Heart failure linked to disease activity, inflammation in patients with psoriatic disease
Systemic inflammation burden and disease activity are independent risk factors for heart failure among patients with psoriatic disease, according to data published in Arthritis Care & Research.
“Heart failure occurs when the heart does not pump blood properly, which leads to difficulties in performing daily activities and may result in premature death,” Lihi Eder, MD, PhD, of Women’s College Hospital and the University of Toronto, told Healio Rheumatology. “Patients with psoriatic disease are at high risk to develop this condition, yet it is unclear what are the mechanisms linking these two diseases.”
To determine the incidence of, and risk factors for, heart failure among patients with psoriatic disease, Eder and colleagues conducted a cohort analysis of individuals followed at the University of Toronto Psoriatic Disease clinic from 1978 to 2018. All patients in the cohort are assessed according to a standard protocol every 6 to 12 months.
For their study, the researchers included 1,994 patients from the cohort who had at least 1 year of follow-up and no history of heart failure prior to their first clinic visit. The primary outcome was the time to first heart failure event. For the secondary outcome, these heart failure events were classified as either ischemic or non‐ischemic. The researchers used Cox proportional hazards regression to assess the association between cardiovascular risk factors, measures of disease activity and heart failure events. They also described electrocardiographic and echocardiographic findings associated with heart failure.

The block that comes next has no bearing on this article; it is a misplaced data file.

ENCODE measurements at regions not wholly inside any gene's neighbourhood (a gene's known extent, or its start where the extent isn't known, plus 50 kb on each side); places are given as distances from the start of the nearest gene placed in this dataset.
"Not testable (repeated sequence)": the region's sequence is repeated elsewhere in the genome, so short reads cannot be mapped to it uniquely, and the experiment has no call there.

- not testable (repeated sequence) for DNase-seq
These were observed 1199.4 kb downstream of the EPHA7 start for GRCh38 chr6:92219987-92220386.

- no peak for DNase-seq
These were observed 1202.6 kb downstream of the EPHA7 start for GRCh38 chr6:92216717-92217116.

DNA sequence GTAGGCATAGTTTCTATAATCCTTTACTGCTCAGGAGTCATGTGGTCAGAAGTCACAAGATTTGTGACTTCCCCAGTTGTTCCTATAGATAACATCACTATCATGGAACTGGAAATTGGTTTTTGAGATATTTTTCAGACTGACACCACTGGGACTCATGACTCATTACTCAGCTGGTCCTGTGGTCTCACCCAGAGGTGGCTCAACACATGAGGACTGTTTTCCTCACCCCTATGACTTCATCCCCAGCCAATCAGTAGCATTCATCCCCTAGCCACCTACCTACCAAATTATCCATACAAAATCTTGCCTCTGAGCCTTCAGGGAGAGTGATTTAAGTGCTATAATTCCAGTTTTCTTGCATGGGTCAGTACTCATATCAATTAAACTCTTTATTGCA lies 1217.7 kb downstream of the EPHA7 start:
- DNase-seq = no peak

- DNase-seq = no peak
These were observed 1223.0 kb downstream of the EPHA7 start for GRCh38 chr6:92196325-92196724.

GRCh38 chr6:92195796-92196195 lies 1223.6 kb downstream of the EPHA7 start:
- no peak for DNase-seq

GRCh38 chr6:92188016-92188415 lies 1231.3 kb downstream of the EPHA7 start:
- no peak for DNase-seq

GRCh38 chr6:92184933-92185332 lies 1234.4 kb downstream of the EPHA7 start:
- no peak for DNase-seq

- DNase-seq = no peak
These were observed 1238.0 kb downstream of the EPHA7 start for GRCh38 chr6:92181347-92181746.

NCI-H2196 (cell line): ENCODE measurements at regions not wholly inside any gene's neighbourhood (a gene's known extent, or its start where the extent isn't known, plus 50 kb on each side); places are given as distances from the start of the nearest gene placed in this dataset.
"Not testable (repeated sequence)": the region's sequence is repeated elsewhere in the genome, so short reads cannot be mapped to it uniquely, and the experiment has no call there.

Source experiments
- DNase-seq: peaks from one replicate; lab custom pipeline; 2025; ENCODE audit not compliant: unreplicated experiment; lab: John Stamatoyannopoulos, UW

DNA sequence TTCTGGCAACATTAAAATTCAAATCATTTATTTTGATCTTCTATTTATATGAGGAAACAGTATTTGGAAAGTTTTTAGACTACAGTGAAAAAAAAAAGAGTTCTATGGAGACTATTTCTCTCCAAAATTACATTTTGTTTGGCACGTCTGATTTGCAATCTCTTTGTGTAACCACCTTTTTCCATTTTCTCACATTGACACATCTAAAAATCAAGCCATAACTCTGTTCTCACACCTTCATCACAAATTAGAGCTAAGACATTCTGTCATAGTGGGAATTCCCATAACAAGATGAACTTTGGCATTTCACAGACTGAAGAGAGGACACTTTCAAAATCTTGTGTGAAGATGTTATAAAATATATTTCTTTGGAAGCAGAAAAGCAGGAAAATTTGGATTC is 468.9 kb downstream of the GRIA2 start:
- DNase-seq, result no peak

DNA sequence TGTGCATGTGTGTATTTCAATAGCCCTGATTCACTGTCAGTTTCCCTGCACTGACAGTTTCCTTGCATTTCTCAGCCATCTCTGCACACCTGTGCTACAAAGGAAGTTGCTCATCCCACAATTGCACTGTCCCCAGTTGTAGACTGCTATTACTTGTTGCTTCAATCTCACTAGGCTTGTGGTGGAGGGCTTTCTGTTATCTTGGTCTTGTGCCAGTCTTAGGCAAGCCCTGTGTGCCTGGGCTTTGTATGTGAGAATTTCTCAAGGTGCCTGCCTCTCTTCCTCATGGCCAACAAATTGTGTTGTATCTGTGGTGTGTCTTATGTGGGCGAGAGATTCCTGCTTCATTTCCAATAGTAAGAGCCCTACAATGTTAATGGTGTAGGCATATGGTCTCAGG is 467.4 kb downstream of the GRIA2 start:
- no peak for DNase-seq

According to the researchers, there were 64 heart failure events — 38 ischemic and 26 non‐ischemic — among the included patients. The incident rate for first heart failure event was 2.85 per 1,000 patient years, compared with 1.93 per patient years as reported in a recent study of residents in the same province, the researchers wrote. In all events, the most common electrocardiographic findings were atrial fibrillation, with 22%, and bundle branch blocks, at 29%. Echocardiogram demonstrated a 37% reduced ejection fraction and 63% preserved ejection fraction.
Independent risk factors for all heart failure events, according to the multivariable analysis, were ischemic heart disease, adjusted mean tender joint count, adjusted mean swollen joint count, adjusted mean erythrocyte sedimentation rate, adjusted mean C‐reactive protein, and physical function (all P < .05). Meanwhile, minimal disease activity status was protective for all heart failure (P < .05).
“Our study found that heart failure in patients with psoriatic disease is associated not only with the known cardiac risk factors, such as hypertension and diabetes, but also with the burden of inflammation related to the skin and joint disease,” Eder said. “People with more active arthritis and psoriasis as well as those with higher levels of inflammatory blood markers, were at higher risk of heart failure. This study highlights the importance of controlling inflammation in patients with psoriasis and psoriatic arthritis to potentially reduce the risk of future heart failure.”